Mohammed grew up in Kaduna in northern Nigeria. In 1998 he and his wife discovered that they were HIV-positive. Obviously frightened and reaching out for assistance, Mohammed, then a soldier in the army, reported his diagnosis to his superior officers, who instead of assisting him, ordered him locked up in the guardroom where he remained for weeks. Finally, he challenged his superior officer and quit the army, only to discover later that the army provided benefits to HIV/AIDS members and that his senior officer responsible had embezzled this compensation. When it was obvious to the senior officers that Mohammed would expose them, they referred him to a Nigerian doctor who claimed he had a cure for AIDS and would administer this cure to Mohammed and 30 colleagues. The Chief of Army Staff announced that these men had been cured and praised the doctor for his efforts. Angered by this lie, and recognizing that this was yet another fraud, Mohammed decided to go public with his story.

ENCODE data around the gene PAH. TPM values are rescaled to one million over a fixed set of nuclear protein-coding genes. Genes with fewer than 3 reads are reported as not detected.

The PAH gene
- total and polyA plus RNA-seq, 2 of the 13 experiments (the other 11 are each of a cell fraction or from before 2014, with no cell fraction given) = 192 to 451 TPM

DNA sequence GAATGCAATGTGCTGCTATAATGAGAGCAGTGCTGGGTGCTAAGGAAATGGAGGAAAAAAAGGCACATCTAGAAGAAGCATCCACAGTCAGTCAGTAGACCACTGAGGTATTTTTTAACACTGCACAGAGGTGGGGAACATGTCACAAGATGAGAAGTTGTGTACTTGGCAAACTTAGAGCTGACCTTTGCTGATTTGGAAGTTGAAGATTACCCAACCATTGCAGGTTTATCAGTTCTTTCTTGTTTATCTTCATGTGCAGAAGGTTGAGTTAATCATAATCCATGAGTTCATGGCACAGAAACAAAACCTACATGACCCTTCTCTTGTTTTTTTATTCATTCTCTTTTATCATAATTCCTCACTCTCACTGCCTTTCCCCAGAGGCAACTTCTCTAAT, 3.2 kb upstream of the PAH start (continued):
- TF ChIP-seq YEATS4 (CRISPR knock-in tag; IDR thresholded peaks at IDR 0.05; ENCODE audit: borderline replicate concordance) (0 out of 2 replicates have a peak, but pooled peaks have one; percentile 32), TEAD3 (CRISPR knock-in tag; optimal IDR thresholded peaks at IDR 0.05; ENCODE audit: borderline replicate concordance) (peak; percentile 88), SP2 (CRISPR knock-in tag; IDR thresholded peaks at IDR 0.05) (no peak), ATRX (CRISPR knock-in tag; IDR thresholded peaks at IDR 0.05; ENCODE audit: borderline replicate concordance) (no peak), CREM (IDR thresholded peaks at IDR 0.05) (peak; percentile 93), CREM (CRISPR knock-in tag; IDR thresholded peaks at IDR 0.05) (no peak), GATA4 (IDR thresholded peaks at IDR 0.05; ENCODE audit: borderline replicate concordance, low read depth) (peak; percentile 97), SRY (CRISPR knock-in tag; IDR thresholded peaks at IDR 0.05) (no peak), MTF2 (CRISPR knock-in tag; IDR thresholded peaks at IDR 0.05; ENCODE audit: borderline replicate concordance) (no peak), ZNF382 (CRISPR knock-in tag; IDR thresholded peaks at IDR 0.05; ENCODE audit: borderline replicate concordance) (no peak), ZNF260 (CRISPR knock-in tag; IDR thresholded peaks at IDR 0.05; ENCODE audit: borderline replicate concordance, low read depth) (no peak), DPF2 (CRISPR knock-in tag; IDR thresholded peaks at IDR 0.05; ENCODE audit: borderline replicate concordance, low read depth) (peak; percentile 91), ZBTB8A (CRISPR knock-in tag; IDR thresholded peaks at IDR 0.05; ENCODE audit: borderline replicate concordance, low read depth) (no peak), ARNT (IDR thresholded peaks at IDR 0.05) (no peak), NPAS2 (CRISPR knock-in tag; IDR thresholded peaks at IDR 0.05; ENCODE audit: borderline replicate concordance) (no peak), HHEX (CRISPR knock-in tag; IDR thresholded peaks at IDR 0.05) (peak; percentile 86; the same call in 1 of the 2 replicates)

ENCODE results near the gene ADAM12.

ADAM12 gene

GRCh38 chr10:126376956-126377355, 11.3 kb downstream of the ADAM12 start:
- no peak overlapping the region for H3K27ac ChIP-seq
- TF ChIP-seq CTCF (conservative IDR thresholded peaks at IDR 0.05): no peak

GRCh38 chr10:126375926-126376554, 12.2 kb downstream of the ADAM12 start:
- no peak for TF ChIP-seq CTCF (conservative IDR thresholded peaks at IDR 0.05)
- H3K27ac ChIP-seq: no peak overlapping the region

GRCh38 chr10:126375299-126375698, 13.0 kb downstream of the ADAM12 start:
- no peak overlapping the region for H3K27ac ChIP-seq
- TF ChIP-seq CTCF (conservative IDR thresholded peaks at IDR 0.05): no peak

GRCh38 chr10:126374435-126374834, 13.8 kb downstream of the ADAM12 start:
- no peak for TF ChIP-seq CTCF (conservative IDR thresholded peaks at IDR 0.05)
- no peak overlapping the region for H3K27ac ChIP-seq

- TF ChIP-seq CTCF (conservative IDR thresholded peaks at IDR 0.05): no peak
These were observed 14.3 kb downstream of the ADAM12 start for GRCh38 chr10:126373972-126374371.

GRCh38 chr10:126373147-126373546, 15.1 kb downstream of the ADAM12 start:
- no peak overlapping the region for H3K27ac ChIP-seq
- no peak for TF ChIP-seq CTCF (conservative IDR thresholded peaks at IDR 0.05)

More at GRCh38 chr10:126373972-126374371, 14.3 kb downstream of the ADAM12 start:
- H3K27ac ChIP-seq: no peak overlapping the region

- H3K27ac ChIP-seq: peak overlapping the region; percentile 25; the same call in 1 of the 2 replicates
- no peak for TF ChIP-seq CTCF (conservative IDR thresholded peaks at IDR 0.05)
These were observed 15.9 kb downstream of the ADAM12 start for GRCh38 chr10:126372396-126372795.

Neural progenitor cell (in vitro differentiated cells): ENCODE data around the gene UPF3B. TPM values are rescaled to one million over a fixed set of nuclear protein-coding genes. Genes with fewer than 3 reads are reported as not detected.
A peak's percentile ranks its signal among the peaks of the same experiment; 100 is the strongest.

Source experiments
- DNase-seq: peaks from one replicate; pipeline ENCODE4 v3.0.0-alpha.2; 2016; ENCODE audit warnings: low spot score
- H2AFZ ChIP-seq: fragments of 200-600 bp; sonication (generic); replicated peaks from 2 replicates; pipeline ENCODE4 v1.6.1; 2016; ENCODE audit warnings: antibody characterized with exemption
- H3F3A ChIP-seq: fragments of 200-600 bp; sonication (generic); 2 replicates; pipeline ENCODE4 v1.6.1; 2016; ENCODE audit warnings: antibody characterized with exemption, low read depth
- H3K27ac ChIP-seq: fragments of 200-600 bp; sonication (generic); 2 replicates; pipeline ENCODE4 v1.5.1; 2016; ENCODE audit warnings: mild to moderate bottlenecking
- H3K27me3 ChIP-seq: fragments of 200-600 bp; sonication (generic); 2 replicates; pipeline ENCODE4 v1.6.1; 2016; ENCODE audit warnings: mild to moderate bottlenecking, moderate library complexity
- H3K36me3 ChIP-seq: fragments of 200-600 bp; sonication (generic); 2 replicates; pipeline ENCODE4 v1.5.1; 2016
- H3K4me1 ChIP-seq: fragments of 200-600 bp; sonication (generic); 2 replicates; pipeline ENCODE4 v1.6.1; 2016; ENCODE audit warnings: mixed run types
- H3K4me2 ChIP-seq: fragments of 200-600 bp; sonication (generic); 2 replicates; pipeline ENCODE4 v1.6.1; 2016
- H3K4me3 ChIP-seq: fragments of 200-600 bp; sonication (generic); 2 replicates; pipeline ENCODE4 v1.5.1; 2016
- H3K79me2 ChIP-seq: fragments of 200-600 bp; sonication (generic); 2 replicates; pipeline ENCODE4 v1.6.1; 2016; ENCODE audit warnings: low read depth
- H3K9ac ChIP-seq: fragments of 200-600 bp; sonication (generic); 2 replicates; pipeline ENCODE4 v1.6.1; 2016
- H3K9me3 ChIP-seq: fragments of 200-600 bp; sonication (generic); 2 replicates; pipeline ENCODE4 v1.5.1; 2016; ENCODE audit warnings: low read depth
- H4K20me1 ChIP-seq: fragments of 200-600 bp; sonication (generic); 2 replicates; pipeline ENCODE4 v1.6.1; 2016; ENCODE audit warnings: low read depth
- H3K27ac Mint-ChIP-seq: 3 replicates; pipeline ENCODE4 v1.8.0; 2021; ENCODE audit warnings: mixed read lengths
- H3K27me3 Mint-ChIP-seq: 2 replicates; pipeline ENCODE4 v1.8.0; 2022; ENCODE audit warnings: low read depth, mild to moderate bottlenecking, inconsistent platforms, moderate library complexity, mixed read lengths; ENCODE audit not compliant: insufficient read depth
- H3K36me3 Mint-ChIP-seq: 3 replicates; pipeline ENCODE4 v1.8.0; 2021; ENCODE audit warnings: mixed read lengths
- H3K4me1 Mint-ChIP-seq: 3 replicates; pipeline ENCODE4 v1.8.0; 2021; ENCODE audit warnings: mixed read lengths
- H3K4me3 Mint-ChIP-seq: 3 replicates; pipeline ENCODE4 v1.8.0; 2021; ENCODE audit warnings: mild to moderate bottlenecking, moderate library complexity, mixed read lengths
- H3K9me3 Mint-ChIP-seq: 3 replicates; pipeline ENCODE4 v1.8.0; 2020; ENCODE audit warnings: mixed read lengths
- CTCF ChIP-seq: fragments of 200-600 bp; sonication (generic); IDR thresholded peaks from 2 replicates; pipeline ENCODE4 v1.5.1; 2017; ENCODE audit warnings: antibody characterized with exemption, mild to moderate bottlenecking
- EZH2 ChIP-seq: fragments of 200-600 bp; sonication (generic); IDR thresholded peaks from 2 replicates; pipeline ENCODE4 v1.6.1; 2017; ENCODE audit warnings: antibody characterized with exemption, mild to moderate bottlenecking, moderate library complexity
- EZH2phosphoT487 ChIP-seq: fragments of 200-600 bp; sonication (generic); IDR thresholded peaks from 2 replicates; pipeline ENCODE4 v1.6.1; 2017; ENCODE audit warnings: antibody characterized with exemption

Having stepped into the public spotlight as being HIV-positive, Mohammed was faced with discrimination and stigmatization. He remembers the sense of isolation and loneliness as worse than the effect of the virus itself. Through a friend, he was able to access the Internet where he found a wealth of information on AIDS. In 2000 he attended the 13th International Conference on AIDS in Durban. There he met activists and policymakers who, despite being infected, were doing a lot in their respective countries to slow the spread of the epidemic and also give hope to infected people. This experience deeply influenced him, prompting him to set up the support group and all the other activities he became involved in upon his return to Nigeria.